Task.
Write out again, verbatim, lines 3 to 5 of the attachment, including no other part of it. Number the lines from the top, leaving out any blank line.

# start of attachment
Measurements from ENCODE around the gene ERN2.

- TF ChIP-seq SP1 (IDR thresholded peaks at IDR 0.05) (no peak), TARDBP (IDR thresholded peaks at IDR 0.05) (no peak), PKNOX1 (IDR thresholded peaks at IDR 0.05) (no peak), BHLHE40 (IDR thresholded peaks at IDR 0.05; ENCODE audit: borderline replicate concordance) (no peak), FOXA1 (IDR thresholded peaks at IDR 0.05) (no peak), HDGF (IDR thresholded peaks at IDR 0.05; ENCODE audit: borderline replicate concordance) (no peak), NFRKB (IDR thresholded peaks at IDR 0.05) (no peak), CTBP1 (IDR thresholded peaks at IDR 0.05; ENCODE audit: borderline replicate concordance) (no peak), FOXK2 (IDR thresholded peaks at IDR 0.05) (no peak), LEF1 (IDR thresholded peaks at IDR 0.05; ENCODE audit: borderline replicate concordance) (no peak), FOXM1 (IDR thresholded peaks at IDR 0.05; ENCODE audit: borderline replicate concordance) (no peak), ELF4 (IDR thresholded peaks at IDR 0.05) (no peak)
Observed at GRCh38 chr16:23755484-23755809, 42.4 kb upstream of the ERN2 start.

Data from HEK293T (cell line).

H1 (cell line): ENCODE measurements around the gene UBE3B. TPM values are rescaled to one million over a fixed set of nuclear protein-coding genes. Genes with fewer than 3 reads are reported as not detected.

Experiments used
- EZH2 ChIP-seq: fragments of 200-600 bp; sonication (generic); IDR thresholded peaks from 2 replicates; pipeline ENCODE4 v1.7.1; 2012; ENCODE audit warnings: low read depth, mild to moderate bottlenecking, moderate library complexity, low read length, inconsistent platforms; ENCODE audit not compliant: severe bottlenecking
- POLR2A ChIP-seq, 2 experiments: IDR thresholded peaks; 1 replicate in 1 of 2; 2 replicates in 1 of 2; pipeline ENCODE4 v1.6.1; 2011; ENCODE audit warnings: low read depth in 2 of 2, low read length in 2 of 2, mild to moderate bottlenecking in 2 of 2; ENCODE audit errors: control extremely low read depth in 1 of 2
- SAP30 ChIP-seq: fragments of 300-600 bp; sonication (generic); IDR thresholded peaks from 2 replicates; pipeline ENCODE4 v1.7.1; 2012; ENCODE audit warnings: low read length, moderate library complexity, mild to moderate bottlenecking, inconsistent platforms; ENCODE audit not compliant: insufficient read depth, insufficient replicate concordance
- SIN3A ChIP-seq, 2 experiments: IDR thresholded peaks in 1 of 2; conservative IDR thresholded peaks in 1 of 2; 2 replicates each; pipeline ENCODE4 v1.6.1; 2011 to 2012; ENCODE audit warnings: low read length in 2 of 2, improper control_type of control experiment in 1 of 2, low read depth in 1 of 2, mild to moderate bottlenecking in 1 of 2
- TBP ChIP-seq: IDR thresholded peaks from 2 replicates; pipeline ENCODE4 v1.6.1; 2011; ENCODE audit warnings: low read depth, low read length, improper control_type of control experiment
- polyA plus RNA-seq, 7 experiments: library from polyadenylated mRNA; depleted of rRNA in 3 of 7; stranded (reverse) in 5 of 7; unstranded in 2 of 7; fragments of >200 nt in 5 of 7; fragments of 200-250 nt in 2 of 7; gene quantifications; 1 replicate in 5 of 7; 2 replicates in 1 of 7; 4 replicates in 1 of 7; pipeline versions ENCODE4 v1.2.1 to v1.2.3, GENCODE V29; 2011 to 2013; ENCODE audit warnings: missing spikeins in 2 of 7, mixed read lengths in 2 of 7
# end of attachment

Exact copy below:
Observed at GRCh38 chr16:23755484-23755809, 42.4 kb upstream of the ERN2 start.

Data from HEK293T (cell line).

H1 (cell line): ENCODE measurements around the gene UBE3B. TPM values are rescaled to one million over a fixed set of nuclear protein-coding genes. Genes with fewer than 3 reads are reported as not detected.